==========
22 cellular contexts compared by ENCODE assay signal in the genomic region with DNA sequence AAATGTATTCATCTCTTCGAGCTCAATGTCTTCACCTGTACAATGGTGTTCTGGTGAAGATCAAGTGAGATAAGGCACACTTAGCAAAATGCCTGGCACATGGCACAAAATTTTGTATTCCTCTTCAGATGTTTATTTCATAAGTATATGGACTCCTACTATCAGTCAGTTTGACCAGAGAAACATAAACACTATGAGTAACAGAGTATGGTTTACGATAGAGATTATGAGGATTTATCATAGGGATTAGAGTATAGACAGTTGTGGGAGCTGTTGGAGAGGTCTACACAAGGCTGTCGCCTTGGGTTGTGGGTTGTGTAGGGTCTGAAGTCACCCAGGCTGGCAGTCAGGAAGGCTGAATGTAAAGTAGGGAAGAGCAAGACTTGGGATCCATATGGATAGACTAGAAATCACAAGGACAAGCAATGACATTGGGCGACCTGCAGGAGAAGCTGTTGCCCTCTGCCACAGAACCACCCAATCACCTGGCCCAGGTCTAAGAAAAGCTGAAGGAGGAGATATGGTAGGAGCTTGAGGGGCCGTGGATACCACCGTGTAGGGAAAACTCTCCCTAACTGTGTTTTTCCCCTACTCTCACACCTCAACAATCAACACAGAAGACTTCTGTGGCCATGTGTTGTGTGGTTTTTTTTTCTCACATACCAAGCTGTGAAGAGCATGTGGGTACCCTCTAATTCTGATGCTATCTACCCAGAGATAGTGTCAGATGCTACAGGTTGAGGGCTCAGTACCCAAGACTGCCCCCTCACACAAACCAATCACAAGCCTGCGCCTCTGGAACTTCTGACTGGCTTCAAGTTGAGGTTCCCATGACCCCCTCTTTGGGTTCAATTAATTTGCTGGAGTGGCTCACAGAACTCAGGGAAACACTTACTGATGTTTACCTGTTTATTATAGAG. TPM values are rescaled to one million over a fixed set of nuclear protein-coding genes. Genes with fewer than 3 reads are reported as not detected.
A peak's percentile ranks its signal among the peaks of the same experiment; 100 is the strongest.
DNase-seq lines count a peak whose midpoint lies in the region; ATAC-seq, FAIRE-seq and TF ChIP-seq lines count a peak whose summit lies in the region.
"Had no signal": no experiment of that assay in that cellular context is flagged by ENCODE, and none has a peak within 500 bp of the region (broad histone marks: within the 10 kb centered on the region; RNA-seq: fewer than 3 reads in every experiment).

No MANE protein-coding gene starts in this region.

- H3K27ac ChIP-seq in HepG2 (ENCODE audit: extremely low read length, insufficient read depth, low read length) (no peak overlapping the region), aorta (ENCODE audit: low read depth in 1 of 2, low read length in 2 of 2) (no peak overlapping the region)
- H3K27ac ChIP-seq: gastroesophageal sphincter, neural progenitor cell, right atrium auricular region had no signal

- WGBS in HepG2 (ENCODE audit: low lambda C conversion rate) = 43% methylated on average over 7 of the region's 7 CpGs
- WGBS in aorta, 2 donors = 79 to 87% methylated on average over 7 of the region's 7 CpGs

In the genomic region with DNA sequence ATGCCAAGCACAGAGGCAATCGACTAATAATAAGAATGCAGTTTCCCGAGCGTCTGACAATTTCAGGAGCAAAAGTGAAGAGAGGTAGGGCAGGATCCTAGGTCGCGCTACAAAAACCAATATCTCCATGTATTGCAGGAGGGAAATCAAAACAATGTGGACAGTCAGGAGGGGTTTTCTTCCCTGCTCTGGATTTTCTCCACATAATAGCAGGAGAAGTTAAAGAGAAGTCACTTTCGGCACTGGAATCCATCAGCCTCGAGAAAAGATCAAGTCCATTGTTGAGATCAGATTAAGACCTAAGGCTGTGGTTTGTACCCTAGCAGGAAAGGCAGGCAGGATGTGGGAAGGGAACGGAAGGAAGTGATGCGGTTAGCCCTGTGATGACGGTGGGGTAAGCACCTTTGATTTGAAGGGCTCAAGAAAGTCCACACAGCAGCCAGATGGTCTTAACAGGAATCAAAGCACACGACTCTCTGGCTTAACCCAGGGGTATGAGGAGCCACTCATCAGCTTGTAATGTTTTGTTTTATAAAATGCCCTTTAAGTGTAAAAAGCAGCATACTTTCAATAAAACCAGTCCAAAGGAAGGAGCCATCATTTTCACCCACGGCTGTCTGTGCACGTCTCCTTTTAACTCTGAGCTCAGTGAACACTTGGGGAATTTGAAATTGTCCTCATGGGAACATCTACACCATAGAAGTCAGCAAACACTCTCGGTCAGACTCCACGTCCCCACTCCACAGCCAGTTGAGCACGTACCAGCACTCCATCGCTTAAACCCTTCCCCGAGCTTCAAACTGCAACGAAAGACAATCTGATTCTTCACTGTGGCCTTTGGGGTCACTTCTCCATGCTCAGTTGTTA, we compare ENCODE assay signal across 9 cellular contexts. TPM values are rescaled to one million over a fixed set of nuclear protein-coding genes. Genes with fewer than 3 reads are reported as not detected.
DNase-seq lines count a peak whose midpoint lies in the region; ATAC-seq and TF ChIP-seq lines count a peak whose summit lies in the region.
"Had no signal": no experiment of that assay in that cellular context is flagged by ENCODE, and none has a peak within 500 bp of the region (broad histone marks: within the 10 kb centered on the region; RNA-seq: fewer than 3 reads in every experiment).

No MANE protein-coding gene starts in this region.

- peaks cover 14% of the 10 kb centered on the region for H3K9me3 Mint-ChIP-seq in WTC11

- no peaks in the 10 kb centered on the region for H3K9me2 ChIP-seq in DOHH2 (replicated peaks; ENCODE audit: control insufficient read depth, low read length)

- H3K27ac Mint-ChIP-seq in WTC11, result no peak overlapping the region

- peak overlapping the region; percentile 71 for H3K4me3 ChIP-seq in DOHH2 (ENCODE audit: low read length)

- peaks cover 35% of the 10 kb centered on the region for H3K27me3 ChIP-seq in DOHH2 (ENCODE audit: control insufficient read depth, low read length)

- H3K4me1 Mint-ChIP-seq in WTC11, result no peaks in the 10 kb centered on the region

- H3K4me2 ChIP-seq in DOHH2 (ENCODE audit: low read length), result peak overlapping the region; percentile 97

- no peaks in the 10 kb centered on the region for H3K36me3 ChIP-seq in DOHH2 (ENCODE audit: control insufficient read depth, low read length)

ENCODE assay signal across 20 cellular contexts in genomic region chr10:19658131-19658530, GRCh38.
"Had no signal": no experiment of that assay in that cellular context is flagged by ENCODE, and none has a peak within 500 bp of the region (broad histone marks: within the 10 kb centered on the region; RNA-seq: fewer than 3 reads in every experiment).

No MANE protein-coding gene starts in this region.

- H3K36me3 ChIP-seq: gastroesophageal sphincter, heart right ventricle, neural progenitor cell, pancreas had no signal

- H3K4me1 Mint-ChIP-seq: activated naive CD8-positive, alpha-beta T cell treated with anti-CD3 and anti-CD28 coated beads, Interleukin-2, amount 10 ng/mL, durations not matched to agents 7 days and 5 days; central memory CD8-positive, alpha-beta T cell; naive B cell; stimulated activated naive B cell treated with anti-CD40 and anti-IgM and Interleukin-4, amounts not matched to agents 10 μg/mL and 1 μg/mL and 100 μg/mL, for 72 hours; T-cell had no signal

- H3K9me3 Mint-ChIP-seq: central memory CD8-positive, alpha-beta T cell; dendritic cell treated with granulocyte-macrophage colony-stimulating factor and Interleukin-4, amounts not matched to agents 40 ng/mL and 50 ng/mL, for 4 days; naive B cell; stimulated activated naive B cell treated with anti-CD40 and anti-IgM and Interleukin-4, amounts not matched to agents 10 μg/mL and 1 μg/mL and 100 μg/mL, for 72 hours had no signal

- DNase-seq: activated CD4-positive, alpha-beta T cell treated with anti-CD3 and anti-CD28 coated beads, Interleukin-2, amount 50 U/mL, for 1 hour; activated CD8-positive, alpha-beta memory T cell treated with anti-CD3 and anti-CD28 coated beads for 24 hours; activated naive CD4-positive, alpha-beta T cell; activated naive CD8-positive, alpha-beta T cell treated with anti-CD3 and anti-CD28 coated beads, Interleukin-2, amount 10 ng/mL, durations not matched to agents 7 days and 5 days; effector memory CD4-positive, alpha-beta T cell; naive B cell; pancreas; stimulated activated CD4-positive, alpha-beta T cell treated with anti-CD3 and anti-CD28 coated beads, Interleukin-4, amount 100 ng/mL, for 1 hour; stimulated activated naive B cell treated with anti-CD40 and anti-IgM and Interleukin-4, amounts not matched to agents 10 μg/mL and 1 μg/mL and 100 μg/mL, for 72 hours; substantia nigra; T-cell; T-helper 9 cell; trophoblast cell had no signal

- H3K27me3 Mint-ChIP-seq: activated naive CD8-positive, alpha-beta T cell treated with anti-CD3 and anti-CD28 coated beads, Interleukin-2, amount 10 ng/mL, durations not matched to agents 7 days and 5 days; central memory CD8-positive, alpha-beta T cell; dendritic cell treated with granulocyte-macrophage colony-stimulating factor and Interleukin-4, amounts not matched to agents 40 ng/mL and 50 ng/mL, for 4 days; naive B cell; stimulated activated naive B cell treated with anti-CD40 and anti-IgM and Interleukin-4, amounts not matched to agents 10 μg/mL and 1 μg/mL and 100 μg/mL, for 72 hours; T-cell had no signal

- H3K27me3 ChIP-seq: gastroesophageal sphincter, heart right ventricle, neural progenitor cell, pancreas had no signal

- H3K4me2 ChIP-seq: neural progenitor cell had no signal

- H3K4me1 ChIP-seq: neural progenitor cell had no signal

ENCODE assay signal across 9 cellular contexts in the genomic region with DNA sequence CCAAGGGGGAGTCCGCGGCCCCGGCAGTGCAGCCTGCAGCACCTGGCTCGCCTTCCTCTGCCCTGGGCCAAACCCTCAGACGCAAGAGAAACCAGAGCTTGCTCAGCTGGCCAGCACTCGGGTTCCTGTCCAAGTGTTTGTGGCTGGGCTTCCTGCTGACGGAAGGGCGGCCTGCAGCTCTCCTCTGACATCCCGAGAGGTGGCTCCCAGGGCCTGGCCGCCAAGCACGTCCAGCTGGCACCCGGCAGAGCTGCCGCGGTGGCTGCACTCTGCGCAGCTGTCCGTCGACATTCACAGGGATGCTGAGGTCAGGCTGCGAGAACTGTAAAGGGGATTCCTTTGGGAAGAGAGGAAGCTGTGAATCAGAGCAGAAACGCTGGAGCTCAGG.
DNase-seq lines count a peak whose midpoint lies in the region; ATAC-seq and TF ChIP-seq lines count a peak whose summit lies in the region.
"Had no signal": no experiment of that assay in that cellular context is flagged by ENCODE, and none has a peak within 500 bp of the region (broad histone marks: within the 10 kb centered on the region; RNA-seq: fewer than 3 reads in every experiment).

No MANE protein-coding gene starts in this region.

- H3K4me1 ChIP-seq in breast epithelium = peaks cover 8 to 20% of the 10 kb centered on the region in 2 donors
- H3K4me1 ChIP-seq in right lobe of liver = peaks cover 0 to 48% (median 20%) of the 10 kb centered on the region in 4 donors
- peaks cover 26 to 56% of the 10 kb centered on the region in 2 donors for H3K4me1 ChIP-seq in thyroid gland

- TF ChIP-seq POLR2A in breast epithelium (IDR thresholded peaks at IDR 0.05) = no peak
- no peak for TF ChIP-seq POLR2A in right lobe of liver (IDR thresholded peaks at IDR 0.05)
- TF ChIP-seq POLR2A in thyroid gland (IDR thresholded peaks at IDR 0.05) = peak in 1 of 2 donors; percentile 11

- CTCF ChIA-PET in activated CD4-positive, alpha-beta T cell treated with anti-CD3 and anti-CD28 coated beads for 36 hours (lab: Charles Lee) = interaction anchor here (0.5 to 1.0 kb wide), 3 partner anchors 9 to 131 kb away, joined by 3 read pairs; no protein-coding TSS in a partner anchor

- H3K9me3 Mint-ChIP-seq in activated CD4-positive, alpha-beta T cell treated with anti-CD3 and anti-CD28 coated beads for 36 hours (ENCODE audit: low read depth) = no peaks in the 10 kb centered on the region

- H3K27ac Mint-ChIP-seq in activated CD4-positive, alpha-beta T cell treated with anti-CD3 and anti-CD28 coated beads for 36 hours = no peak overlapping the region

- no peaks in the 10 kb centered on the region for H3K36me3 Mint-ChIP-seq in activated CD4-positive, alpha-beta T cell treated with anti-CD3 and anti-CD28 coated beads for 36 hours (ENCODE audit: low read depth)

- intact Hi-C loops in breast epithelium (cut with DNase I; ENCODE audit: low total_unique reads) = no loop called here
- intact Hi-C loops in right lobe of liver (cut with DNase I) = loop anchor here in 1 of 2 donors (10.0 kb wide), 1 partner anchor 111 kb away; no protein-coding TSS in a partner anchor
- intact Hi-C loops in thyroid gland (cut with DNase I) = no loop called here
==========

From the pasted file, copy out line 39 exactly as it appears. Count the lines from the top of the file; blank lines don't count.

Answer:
- peaks cover 26 to 56% of the 10 kb centered on the region in 2 donors for H3K4me1 ChIP-seq in thyroid gland